It may surprise you, but the result I get differs greatly per browser. Here they are (times in milliseconds):

                IE      FF      Chrome
Full name:      3705    361     2805
No full name:   3121    21      222

What this shows is that Firefox is fastest by far and IE is, of course, really very slow, especially when it comes to the method without full name. All browsers are considerably faster (especially Chrome) using the getFullName method though.

Enter prototype

Now that we’ve seen that functions in your constructors aren’t really optimal, especially when they don’t use any internal state of an object, and that we’ve seen how to optimize that let’s look at a better way, prototype.

The use of an external function doesn’t feel right. Full name should be part of your Person object, but now we have to call some external function to get it. That’s where prototype comes in. Functions in JavaScript have a prototype property. Prototype defines static methods, like getFullName, and ‘pastes’ them on your objects through prototypal inheritance.

var PersonProto = function (firstName, lastName) {
    var self = this;
    self.firstName = firstName;
    self.lastName = lastName;
};

PersonProto.prototype.fullName = function () {
    return this.firstName + ' ' + this.lastName;
};

And that’s really all there is to it! We have now defined the fullName function on PersonProto’s prototype, which means every instance of PersonProto now gets the fullName function.

var p = new PersonProto('Sander', 'Rossel');
var n = p.fullName();

If we’d benchmark this we’d get about the same speed as we got earlier when using the getFullName function (really, try it).

You might be tempted to think it doesn’t matter whether you use a static method like getFullName or prototype, other than the manner in which you invoke the function (object.function() vs. function(object)). That isn’t true though, prototype has a few pros and cons compared to other methods. First of all, using prototype, we’ve lost control over ‘this’. Earlier, when defining fullName in the constructor we could use ‘self’, which always points to the correct instance of Person. We’ve lost that benefit with prototype and ‘this’ is now dependent on the context in which the function was invoked. Below code will break.

var p = new PersonProto('Sander', 'Rossel');
console.log(p.fullName());
var fn = p.fullName;
console.log(fn());

While the following code will work just fine.

var p = new Person('Sander', 'Rossel');
console.log(p.fullName());
var fn = p.fullName;
console.log(fn());

It’s the same code on the outside, but fullName of Person points to ‘self’ while fullName of PersonProto points to this (which, in the second call, is ‘window’).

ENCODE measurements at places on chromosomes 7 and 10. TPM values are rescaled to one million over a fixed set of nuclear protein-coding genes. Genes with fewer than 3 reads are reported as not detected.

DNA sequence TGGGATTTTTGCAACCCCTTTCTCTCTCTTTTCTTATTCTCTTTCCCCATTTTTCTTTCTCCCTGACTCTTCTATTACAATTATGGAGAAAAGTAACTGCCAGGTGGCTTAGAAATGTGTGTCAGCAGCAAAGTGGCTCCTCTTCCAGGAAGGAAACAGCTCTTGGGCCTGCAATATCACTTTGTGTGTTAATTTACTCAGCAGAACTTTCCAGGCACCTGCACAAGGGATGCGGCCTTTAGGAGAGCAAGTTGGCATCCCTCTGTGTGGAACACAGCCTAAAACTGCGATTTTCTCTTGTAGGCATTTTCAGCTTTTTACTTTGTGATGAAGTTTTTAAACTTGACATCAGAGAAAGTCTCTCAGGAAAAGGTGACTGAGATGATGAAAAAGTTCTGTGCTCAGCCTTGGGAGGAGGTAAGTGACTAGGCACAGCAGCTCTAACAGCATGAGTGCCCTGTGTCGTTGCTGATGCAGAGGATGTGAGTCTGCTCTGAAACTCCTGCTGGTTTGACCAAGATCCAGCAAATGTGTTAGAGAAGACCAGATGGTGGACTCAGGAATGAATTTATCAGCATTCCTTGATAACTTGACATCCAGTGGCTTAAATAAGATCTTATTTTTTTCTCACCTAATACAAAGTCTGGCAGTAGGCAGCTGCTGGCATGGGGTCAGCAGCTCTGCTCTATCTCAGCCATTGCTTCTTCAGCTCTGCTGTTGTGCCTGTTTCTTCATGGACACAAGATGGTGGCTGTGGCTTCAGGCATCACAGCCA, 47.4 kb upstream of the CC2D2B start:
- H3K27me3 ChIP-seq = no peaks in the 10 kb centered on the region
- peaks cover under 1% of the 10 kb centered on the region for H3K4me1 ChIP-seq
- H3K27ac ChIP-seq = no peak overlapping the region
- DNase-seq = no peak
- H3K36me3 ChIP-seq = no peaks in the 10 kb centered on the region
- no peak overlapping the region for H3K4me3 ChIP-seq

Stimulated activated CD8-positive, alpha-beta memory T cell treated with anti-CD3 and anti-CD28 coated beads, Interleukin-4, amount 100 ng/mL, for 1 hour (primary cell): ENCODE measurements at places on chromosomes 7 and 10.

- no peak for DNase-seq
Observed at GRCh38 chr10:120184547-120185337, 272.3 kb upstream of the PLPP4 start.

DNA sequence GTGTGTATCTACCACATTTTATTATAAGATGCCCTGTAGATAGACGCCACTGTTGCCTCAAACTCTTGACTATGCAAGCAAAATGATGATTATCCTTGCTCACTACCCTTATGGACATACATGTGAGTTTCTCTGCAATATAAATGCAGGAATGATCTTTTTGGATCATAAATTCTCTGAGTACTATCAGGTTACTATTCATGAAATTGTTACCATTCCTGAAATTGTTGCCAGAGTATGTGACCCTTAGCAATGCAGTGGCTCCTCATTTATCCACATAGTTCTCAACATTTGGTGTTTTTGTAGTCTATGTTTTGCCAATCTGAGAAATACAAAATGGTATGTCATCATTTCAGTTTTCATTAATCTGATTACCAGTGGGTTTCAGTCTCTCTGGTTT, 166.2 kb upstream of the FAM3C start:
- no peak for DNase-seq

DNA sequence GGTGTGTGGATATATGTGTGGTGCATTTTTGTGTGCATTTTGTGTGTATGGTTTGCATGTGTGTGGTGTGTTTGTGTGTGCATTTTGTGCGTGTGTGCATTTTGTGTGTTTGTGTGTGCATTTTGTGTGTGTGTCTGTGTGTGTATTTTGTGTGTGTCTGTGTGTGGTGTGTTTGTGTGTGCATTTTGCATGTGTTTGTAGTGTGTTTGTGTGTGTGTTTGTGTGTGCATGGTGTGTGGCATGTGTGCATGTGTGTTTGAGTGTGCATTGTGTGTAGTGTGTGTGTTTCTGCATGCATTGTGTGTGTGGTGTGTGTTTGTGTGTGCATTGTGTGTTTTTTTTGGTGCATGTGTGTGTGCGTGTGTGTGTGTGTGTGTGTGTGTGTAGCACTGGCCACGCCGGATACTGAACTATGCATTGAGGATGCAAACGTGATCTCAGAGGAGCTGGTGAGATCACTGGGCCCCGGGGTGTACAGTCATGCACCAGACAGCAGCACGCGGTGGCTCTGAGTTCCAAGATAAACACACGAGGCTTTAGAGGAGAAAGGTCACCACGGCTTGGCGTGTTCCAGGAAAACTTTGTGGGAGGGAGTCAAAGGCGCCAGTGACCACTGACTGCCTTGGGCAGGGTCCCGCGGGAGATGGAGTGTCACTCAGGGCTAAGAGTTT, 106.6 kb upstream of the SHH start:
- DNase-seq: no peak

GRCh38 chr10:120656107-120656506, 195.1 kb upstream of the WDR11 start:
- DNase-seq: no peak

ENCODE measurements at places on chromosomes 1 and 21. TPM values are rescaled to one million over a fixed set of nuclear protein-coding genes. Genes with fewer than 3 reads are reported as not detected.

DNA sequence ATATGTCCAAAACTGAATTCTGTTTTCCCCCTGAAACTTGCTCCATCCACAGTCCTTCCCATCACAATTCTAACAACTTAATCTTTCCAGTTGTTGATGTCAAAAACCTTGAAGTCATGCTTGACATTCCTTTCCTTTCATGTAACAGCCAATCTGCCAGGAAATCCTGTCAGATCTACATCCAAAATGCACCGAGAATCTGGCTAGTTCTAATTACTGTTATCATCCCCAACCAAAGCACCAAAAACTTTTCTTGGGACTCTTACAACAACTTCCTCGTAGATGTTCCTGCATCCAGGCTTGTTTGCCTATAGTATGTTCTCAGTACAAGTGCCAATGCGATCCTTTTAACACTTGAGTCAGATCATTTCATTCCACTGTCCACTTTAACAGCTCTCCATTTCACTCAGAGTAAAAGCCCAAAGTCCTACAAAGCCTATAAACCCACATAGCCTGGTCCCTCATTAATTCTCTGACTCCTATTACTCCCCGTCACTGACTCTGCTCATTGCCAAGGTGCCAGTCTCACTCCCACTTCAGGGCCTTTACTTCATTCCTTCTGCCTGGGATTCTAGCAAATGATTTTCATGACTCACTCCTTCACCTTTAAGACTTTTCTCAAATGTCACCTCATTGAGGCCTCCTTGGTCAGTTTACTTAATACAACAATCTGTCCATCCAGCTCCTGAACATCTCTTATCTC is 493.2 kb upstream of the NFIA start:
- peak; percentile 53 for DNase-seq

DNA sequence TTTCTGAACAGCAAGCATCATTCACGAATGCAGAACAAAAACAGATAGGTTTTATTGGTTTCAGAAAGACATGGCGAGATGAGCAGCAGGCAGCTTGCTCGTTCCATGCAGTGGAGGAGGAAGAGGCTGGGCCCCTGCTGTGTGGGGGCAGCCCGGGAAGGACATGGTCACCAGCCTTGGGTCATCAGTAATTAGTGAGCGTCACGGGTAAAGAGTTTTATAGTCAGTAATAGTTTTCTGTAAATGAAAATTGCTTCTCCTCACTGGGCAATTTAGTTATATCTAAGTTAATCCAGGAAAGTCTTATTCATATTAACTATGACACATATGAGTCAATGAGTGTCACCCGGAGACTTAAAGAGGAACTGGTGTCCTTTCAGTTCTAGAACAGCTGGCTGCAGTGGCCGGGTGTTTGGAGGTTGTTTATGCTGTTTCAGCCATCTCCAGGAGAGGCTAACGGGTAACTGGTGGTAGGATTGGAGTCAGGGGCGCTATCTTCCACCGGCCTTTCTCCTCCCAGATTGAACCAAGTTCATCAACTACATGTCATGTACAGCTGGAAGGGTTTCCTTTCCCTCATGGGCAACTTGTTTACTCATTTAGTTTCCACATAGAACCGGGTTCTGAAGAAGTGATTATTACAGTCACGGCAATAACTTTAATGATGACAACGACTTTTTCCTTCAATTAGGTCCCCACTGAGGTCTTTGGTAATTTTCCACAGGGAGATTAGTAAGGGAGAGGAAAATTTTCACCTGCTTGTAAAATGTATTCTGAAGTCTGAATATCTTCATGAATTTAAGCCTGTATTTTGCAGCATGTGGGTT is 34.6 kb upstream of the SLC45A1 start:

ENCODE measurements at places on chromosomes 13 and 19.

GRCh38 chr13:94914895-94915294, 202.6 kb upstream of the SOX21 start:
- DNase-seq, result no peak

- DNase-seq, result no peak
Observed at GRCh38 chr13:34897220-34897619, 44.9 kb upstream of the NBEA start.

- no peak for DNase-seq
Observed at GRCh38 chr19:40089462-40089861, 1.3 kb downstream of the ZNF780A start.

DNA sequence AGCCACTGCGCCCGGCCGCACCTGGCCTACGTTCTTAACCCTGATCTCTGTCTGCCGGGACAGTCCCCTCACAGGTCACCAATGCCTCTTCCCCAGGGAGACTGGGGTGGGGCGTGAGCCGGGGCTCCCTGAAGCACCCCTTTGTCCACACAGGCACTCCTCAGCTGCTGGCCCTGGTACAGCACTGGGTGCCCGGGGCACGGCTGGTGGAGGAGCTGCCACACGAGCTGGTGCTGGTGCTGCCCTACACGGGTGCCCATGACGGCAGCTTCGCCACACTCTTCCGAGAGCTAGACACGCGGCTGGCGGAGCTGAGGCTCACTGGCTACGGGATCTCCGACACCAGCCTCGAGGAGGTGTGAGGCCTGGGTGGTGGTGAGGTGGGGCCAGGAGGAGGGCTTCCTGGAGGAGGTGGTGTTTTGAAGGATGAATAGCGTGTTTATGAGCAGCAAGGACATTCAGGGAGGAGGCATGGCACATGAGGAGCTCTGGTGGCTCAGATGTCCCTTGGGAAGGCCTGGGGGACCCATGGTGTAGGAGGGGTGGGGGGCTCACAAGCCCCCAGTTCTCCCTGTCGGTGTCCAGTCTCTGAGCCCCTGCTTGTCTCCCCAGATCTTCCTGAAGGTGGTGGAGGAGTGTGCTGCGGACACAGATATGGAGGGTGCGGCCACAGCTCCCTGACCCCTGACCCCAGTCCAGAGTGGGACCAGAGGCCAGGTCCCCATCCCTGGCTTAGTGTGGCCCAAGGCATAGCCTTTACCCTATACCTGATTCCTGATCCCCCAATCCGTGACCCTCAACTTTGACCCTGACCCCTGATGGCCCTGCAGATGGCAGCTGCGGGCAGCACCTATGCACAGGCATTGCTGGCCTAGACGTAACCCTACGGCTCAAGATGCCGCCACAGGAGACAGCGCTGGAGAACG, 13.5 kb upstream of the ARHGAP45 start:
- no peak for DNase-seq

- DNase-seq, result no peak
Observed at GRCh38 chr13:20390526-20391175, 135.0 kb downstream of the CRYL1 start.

Another pro, maybe, of prototype is that prototypal functions cannot be deleted from an object (although they can be overwritten). The first bit will run fine and prints ‘Sander Rossel’, the second part will break.

var p = new PersonProto('Sander', 'Rossel');
delete p.fullName;
console.log(p.fullName());

// This will break.
// fullName is no longer defined after a delete.
var p = new Person('Sander', 'Rossel');
delete p.fullName;
console.log(p.fullName());

And remember that prototype objects are static, which means they’re shared by all instances of an object. You can overwrite the value per instance though.

PersonProto.prototype.friends = [];
var p1 = new PersonProto('Sander', 'Rossel');
var p2 = new PersonProto('Bill', 'Gates');
p1.friends.push(p2);
console.log(p1.friends[0].fullName() + ' is a friend of ' + p1.fullName());
console.log(p2.friends[0].fullName() + ' is a friend of ' + p2.fullName());

Guess what, because the friends array is static Bill Gates is now also a friend of himself, even though I only added him to my own friends.

Inheritance

One big pro to using prototype is inheritance. One object can inherit the prototype of another object. The ‘pseudoclassical’ way to do this is by copying the prototype object.

var Employee = function (firstName, lastName, salary) {
    var self = this;
    self.firstName = firstName;
    self.lastName = lastName;
    self.salary = salary;
};

Employee.prototype = PersonProto.prototype;

Employee.prototype.getSalary = function () {
    return this.fullName() + ' earns ' + this.salary;
};

So we have an Employee with a salary and, of course, a name. An Employee is actually just a Person with a salary. So we ‘inherit’ the prototype of PersonProto. We also define a new function on the prototype, getSalary. Unfortunately, while Employee now has the fullName function, this has some undesired side effects…

var e = new Employee('Sander', 'Rossel', 1000000); // I wish :-)
console.log(e.getSalary());

var p = new PersonProto('Sander', 'Rossel');
console.log(p.getSalary());